There are many legends that portray the origin of coffee drinking, some of which may be true. There is no real evidence, however, to show exactly when, or how, coffee was first discovered.

It appears to have originated in Abyssinia and certainly has a presence around the Red Sea area by about 700 AD. History tells us that other Africans of the same era fueled up on protein-rich coffee and animal-fat balls (primitive energy bars!) and unwound with wine made from coffee-berry pulp.

The drinking of coffee soon spread to Arabia most likely by Arab traders and by the end of the 9th Century a drink known as qahwa (literally meaning "that which prevents sleep") was being made by boiling the beans. The drinks made from coffee soon became known as Arabian Wine as Muslims, who were forbidden to drink wine, used coffee with its stimulating powers as a substitute. It is known to have been drunk during prayers, in the mosques, even at the Holy Temple at Mecca and before the tomb of the Prophet.

It was not until after coffee had been consumed as a food product, a wine and a medicine that it was discovered, probably by complete accident, that by roasting the beans a delicious drink could be made. This did not happen until sometime between 1000AD and 1200AD probably in Arabia. By the end of the 13th century, however, Muslims were drinking coffee religiously. Wherever Islam went coffee went to: from India to North Africa and the Eastern Mediterranean. Coffee was first cultivated in the Yemen area of Africa between 1250 and 1600 when extensive planting occurred.

The trade in coffee was jealously guarded by the Arabs who made every effort to prevent other countries acquiring their fertile beans. They would not allow coffee beans to be taken out of the country unless they had first been dried in sunlight or boiled in water to kill the seed-germ. In fact, it is said that no coffee seed sprouted outside Africa or Arabia until the 1600s. As a result of this, for many centuries, the Yemen served as the world's primary source of coffee.

Some seed beans or plant cuttings were eventually taken out of Arabia, however, either by being smuggled or inadvertently taken by groups of pilgrims on their annual travels to Mecca.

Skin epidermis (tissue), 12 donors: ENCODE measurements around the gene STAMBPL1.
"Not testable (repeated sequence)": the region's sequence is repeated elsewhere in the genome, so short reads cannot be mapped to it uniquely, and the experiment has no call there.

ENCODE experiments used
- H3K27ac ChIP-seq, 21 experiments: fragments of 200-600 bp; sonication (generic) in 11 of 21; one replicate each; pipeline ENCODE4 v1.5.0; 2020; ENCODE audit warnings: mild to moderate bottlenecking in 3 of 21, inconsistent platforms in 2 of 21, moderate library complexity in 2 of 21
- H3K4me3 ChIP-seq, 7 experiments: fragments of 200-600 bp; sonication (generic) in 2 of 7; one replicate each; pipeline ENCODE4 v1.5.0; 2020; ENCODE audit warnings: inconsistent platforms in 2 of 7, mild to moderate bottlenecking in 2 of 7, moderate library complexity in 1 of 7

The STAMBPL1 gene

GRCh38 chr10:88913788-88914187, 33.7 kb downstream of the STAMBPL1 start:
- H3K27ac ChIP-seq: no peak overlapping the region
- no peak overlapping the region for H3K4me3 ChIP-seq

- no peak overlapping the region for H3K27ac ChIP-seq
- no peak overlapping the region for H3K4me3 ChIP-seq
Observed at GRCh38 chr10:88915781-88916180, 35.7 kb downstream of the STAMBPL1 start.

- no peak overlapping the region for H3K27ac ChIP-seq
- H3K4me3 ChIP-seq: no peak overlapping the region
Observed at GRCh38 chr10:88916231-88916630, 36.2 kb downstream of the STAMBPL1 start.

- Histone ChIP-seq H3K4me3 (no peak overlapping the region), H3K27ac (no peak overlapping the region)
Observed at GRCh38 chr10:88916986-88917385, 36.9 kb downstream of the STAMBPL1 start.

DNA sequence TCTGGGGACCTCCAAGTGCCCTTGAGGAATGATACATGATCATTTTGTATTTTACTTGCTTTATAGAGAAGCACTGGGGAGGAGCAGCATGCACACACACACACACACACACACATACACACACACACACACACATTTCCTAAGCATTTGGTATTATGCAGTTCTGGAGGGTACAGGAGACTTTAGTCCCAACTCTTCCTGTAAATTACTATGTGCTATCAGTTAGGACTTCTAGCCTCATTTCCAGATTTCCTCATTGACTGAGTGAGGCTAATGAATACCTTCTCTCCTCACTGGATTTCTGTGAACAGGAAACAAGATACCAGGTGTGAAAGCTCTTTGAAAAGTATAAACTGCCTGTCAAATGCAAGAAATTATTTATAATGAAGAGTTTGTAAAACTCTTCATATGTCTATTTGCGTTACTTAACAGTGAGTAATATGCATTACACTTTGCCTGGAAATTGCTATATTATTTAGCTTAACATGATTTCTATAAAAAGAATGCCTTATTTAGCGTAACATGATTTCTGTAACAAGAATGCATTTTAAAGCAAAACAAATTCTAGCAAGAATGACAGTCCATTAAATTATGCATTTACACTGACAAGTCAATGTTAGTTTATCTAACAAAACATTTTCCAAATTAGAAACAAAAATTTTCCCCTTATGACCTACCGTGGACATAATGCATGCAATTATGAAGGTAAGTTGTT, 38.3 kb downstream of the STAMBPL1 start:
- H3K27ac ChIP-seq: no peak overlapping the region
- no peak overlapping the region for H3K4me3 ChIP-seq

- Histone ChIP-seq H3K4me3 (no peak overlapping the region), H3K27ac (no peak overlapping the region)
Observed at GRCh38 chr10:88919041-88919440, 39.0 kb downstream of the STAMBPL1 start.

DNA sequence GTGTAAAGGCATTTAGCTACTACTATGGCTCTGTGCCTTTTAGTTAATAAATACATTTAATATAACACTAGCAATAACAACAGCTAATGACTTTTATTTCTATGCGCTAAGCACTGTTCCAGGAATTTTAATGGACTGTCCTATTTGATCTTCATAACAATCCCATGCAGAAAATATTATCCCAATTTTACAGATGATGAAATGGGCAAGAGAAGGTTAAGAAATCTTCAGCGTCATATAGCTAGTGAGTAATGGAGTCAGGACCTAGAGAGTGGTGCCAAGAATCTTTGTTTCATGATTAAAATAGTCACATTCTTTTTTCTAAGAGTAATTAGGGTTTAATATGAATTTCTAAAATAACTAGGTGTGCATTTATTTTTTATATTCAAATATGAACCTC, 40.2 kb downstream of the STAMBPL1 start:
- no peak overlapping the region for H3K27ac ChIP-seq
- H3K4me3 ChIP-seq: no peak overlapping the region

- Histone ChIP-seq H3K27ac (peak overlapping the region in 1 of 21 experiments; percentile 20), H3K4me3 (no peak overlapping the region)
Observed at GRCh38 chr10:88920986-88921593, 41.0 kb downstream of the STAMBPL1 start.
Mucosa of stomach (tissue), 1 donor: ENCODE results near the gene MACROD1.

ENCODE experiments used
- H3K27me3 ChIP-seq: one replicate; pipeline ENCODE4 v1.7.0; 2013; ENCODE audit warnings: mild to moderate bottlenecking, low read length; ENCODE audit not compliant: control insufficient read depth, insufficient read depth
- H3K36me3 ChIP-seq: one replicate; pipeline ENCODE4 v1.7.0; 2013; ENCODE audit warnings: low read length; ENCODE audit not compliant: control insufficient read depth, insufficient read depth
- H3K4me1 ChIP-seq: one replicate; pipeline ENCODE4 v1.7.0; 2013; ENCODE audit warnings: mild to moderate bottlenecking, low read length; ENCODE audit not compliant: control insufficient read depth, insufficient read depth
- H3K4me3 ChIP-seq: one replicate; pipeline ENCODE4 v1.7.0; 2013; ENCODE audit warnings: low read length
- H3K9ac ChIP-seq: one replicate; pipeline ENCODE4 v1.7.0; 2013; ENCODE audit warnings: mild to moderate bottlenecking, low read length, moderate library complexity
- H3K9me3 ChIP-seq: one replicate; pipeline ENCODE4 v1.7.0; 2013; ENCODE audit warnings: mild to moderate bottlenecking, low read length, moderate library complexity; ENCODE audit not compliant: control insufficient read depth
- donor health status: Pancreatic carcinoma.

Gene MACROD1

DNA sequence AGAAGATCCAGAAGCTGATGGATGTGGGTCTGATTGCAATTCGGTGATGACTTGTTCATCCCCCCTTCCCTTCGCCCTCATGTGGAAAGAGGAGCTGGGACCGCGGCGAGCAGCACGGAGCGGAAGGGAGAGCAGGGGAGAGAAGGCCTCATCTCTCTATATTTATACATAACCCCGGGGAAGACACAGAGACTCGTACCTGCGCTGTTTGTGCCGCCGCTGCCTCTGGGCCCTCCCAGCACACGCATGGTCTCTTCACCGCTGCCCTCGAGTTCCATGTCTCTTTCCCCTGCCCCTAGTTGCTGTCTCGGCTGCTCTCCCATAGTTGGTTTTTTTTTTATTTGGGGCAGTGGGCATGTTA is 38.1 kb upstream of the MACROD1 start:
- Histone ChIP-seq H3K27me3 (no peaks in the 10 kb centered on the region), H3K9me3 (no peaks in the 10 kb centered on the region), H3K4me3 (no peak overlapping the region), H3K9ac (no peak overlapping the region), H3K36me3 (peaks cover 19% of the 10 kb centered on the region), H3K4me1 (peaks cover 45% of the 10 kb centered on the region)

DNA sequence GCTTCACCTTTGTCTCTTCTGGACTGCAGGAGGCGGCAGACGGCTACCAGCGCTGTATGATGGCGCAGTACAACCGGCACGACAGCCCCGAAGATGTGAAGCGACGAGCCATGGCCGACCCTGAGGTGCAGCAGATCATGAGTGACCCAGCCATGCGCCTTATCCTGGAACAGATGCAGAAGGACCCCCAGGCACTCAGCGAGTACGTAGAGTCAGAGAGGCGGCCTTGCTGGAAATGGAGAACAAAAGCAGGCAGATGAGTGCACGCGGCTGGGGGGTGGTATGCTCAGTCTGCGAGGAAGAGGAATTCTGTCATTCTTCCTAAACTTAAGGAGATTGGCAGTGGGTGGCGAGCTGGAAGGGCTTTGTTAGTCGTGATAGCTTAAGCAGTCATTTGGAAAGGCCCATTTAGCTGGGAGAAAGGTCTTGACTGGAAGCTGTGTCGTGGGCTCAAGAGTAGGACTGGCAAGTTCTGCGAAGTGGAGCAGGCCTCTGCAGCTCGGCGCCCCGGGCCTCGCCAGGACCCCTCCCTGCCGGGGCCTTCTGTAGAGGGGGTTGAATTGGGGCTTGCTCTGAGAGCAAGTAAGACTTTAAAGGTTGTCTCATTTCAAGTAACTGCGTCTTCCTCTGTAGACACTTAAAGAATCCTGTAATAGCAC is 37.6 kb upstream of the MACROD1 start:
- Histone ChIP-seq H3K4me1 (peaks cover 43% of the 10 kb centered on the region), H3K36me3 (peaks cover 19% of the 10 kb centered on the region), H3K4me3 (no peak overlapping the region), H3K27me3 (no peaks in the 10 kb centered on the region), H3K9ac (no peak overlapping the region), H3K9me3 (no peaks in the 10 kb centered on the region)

The first coffee shop that is known to have opened was Kiv Han in Constantinople (later Istanbul) in 1475 after being introduced to Turkey two years early by the Ottoman Turks. Coffee soon became a part of social life as coffee shops multiplied rapidly and within a few years there were hundreds of them in the city. People visited these coffee houses to talk, listen to music, watch dancing, play chess and other games, listen to the tales of wandering storytellers, or listen to other learned conversations and, of course, to drink coffee! Coffee houses in Turkey became known as the "Schools of the Wise", because so much could be learned there.

In the middle of the 16th Century, coffee was already drunk in Egypt, Syria, Persia and Turkey, and coffee shops were to be found in the cities of Medina, Cairo, Baghdad, Alexandria, Damas and Istanbul. Around the same time, Soliman the Magnificent's Turkish warriors introduced the drink to the inhabitants of the Balkans, Central Europe, Spain and North Africa.

Attempts to ban coffee during these early years occurred quite regularly - often to little effect. In 1511, Khair Beg, the corrupt governor of Mecca, was executed after attempting to ban coffee - fearing that it's influence might foster opposition to his rule. The sultan on hearing about this declared that coffee is sacred and ordered the governor's death. Another try at banning coffee came from The Grand Vizir of the Ottoman Empire in 1656. He prohibited coffee and closed the coffee houses of Turkey. The penalty for drinking it, however, was nothing too serious - just a dunk in the Bosphorous in a leather satchel.